Facilities: No facilities for yachts are available.
Day 5: Admiralty Bay
Chatham Bay to Admiralty Bay - 27 nm. This is the longest passage of your Canouan itinerary, and it ideally positions you to make the quick hop over to St. Vincent. Once you arrive at Admiralty Bay, the principle harbor on Bequia, grab a mooring or drop anchor and head ashore. Hike or take a taxicab to the top of Mount Pleasant, check out the Old Hegg Turtle Sanctuary, visit the Bequia Maritime Museum, window shop, or dine ashore at one of the many restaurants, ranging from casual to the more upscale.
Mooring: Moorings are available. Anchoring space is plentiful, and the holding is generally good in the more popular locations. In other parts of the bay, holding is less desirable, and northerly swells can make for an uncomfortable night. In addition to Admiralty Bay, there's a snug and picturesque anchorage at Friendship Bay, well worth a visit.
Dinghy dockage: Dinghy dockage is available.
Things to do: There are literally dozens of bars and restaurants, too many to list. However, a few options include the Frangipani Hotel for a romantic dinner featuring Caribbean fare, Auberge des Grenadines for sumptuous lobster and other seafood, and the Tradewinds Yacht Club restaurant, Devil's Table, which has good food for all budgets and a charming island ambience. For charterers seeking a bit of pampering, get a massage at Jack's Spa & Beauty Salon, or play a game of tennis at one of several courts. Hiking is popular on Bequia, along the beaches and on the trails in the hills of Mount Pleasant. Visit the Bequia Maritime Museum, the Old Hegg Turtle Sanctuary, or the home of one of Bequia's most famous harpooners, Athneal Ollivierre, where there's a small whaling museum. Bequia is both beautiful and filled with attractions. It's a great stop on any St. Lucia yachting itinerary.
Facilities: Fuel, water, ice, showers, laundry facilities, garbage disposal, provisions, propane, Internet access (Wi-Fi too!), and taxicabs are available.
Day 6: Young Island Cut
Admiralty Bay to Young Island Cut - 7 nm. A visit to St. Vincent is one of the highlights of a Canouan yacht charter. Many sailors grab a mooring in Young Island Cut, a pretty stretch of water between St. Vincent's southern end and Young Island. This is a favorite spot, in part because of its beauty and because of the plethora of restaurants and bars. You could spend the evening moving from one to another, sampling the island fare and socializing with other sailors. To the east is the small yachting center of Blue Lagoon, another favorite cruising destination. St. Vincent has much to offer, such as hiking, bird watching, historic sites, and the island capital of Kingstown. Take a taxi tour or arrange for a car rental.
Mooring: Moorings are available and highly recommended. Swift currents flow through the cut and make anchoring a challenge. You can anchor in the northern or western parts of the cut, but you'll need to rig a bow and stern anchor to keep you from swinging into other boats when the tide changes.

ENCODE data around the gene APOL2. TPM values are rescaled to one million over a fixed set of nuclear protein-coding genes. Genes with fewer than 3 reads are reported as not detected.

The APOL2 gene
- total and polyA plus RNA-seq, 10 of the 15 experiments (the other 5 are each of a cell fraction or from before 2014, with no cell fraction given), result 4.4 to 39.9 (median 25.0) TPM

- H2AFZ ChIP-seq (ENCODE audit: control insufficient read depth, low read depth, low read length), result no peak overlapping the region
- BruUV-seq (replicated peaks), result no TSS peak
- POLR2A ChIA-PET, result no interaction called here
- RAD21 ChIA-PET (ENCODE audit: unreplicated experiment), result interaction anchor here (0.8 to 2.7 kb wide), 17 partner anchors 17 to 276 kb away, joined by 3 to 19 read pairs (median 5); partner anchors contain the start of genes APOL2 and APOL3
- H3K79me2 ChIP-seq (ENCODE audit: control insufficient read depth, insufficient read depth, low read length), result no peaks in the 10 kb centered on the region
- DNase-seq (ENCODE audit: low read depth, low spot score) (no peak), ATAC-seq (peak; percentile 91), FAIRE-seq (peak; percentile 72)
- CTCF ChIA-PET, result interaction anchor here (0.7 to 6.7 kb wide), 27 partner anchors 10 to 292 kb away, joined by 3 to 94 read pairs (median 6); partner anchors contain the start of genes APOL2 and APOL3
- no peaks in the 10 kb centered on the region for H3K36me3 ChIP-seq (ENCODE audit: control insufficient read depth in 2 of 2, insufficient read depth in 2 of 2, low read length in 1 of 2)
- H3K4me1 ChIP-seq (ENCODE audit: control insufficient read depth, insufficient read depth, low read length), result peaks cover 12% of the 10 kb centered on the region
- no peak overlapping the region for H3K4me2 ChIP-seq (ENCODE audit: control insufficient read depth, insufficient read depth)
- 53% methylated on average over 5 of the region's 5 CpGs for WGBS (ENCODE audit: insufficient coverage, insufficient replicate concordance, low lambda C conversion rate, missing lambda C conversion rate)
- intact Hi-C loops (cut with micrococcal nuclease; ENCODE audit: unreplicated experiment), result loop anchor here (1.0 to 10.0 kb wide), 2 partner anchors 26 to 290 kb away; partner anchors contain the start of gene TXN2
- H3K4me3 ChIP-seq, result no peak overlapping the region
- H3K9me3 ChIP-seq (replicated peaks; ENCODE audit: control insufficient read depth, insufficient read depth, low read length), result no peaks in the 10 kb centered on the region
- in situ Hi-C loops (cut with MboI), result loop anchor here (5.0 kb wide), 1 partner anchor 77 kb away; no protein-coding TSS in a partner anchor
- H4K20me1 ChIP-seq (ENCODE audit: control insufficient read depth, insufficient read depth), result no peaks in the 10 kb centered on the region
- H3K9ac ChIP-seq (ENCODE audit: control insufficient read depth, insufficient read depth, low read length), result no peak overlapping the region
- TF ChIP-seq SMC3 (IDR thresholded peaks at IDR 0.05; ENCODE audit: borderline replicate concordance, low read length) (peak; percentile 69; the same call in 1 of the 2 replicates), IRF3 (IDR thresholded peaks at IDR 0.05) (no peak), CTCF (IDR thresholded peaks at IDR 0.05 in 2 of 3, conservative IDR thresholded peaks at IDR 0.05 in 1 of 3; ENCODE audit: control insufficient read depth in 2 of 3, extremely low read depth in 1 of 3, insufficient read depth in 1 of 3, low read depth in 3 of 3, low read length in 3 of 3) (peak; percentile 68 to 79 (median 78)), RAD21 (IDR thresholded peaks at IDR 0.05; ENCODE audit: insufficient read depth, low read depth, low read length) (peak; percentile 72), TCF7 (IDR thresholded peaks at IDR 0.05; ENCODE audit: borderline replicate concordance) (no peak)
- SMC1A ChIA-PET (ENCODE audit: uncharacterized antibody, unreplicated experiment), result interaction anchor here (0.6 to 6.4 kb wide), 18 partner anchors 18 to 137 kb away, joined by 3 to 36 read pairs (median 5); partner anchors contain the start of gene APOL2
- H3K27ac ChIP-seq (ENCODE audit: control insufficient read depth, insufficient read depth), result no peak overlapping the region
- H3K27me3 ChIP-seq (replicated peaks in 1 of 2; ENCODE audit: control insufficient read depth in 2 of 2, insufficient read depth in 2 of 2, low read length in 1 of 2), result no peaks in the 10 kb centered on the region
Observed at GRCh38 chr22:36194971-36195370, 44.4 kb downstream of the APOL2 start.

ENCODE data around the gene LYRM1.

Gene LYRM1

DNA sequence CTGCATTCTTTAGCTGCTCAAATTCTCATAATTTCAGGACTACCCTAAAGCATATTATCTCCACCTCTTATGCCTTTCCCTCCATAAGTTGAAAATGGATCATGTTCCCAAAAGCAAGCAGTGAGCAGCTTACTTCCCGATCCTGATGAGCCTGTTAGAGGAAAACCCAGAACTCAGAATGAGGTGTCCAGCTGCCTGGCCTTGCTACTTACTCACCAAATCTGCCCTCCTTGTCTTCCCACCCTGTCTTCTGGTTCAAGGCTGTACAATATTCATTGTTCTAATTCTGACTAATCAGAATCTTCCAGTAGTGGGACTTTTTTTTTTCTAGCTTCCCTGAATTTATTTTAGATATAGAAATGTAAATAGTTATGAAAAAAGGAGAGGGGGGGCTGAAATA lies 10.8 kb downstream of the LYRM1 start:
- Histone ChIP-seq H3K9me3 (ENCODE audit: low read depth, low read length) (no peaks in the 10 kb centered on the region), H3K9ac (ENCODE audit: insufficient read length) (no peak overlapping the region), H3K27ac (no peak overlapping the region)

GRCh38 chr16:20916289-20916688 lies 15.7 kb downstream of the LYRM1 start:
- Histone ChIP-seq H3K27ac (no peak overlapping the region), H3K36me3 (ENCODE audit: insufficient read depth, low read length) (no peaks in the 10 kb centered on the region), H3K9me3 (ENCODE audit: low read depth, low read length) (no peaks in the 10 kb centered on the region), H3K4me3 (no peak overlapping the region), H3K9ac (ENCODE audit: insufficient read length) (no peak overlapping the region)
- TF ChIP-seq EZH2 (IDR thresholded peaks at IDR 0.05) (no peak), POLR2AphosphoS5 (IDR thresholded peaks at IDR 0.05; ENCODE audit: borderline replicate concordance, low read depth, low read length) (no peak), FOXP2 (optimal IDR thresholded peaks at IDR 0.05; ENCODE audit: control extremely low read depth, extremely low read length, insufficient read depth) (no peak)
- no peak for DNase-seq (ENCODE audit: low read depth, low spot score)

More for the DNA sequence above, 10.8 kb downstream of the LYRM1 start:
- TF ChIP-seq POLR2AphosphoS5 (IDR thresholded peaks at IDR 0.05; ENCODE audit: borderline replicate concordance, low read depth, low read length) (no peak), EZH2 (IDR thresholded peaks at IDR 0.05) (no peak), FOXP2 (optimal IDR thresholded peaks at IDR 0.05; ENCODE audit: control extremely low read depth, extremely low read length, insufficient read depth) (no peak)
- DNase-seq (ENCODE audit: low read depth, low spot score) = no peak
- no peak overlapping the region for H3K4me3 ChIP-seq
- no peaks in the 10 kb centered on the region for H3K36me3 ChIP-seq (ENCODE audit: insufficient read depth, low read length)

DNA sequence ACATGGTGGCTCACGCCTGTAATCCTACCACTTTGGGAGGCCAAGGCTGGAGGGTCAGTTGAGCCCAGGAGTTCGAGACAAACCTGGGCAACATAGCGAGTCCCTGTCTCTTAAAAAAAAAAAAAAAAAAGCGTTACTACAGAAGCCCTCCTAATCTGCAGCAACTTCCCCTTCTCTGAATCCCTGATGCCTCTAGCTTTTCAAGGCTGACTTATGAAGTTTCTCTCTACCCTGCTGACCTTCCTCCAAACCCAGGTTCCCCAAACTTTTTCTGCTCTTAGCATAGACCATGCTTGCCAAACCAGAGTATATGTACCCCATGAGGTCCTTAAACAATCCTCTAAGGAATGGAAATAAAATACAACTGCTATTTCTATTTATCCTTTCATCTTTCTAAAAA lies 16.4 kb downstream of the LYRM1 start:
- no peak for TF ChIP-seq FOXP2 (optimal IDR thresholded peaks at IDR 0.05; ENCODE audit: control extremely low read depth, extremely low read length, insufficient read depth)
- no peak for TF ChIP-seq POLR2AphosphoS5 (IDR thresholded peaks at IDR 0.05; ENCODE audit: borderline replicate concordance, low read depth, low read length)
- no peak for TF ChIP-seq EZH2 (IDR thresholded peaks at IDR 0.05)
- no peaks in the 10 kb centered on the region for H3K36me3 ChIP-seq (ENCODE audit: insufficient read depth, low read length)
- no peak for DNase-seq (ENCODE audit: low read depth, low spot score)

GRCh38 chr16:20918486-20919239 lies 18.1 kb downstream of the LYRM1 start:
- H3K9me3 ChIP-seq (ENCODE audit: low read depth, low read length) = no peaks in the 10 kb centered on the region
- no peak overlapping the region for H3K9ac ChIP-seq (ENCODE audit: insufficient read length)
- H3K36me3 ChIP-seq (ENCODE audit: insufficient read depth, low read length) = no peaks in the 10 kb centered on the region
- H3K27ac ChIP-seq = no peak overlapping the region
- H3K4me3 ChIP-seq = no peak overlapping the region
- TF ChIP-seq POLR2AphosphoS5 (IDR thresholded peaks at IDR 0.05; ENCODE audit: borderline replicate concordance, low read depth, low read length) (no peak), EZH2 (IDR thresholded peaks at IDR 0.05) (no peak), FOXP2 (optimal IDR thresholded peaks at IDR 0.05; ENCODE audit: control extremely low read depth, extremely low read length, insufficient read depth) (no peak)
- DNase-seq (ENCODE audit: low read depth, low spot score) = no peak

Dinghy dockage: Dinghy dockage is plentiful.
Things to do: A stroll west to adjacent Indian Bay Beach brings you to a fine example of one of St. Vincent's elegant and traditional hotels, the Grand View Beach Hotel, with exquisite views from its hilltop perch. On the beach is the Grand View Grill, a casual restaurant and bar run by a local artist, who has a little art gallery on the premises. In the hotel itself is Wilkie's, which bills itself as having "the best fine dining on St. Vincent." The hotel's squash and tennis courts, as well as the gym, are open to cruisers. Scuba dive tour businesses abound. For scuba aficionados, this is reason enough to visit Young Island Cut and the surrounding area.
Facilities: Provisions, garbage disposal, laundry services, propane, car rentals, taxicabs, guided tours, and Internet access (Wi-Fi too) are available.
Day 7: Britannia Bay
Young Island Cut to Britannia Bay - 14 nm. Set out from St. Vincent early to take full advantage of the superb downwind sailing southward to one of the most exclusive and beautiful islands of the Caribbean, famous Mustique, a vacation retreat for the rich and famous. While its 90 or so estates perched atop hills with expansive manicured lawns are private, sailors are welcome to explore the trails and roads on foot, or on a rented bicycle or motorbike. Macaroni beach is one of the best in the Grenadines, the snorkeling is good almost everywhere, and there are a number of restaurants, both upscale and casual. The open-water passage from St. Vincent takes you nearly due south down the east, or windward side, of Bequia. You'll pass the Pillories to port, just north of Mustique, and cruise into Britannia Bay, the island's main harbor.
Mooring: Moorings are available in Britannia Bay. Anchoring is prohibited without permission from the Mustique Company, which supervises local waters.
Dinghy dockage: A dinghy dock is available.
Things to do: Hike the trails and quiet roads of the island, or take a tour via taxicab or rented mountain bike or motorbike. Enjoy a swim at the beautiful beach at Macaroni Bay. Horseback riding is also an option. Or experience snorkeling and scuba diving in the crystal clear waters.
Facilities: Provisions, garbage disposal, Internet access at the library, and taxicab service are available.